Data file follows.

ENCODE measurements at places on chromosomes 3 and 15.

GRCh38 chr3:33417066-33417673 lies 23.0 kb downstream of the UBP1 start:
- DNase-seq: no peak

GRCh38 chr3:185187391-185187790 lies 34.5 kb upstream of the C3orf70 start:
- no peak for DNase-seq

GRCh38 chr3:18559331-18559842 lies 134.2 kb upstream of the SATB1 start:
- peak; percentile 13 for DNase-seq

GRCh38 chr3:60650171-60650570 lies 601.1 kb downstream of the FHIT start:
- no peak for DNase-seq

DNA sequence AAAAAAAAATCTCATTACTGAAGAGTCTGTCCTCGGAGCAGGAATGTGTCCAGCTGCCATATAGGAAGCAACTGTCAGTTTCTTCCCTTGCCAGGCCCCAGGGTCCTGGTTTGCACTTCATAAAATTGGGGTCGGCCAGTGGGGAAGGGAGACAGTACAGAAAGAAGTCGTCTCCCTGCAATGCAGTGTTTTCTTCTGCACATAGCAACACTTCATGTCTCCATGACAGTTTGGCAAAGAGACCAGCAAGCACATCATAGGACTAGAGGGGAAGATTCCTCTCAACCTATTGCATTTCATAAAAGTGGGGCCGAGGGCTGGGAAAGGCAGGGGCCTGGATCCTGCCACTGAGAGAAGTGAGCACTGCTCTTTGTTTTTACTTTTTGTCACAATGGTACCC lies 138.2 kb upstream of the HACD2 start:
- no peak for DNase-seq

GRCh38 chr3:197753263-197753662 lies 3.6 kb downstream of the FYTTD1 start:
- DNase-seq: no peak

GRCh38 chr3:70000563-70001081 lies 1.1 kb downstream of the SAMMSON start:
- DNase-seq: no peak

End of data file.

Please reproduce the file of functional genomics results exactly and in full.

ENCODE measurements at places on chromosomes 3 and 15.

GRCh38 chr3:33417066-33417673 lies 23.0 kb downstream of the UBP1 start:
- DNase-seq: no peak

GRCh38 chr3:185187391-185187790 lies 34.5 kb upstream of the C3orf70 start:
- no peak for DNase-seq

GRCh38 chr3:18559331-18559842 lies 134.2 kb upstream of the SATB1 start:
- peak; percentile 13 for DNase-seq

GRCh38 chr3:60650171-60650570 lies 601.1 kb downstream of the FHIT start:
- no peak for DNase-seq

DNA sequence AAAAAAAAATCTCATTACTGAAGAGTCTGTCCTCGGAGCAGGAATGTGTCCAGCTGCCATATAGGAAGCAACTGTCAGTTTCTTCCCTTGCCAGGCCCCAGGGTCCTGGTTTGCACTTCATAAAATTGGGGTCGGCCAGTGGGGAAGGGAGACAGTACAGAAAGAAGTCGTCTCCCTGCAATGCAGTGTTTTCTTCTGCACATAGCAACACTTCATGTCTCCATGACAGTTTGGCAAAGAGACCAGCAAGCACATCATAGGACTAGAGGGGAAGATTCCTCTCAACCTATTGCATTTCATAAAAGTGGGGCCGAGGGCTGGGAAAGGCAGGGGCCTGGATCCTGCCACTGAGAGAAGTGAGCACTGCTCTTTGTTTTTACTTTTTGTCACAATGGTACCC lies 138.2 kb upstream of the HACD2 start:
- no peak for DNase-seq

GRCh38 chr3:197753263-197753662 lies 3.6 kb downstream of the FYTTD1 start:
- DNase-seq: no peak

GRCh38 chr3:70000563-70001081 lies 1.1 kb downstream of the SAMMSON start:
- DNase-seq: no peak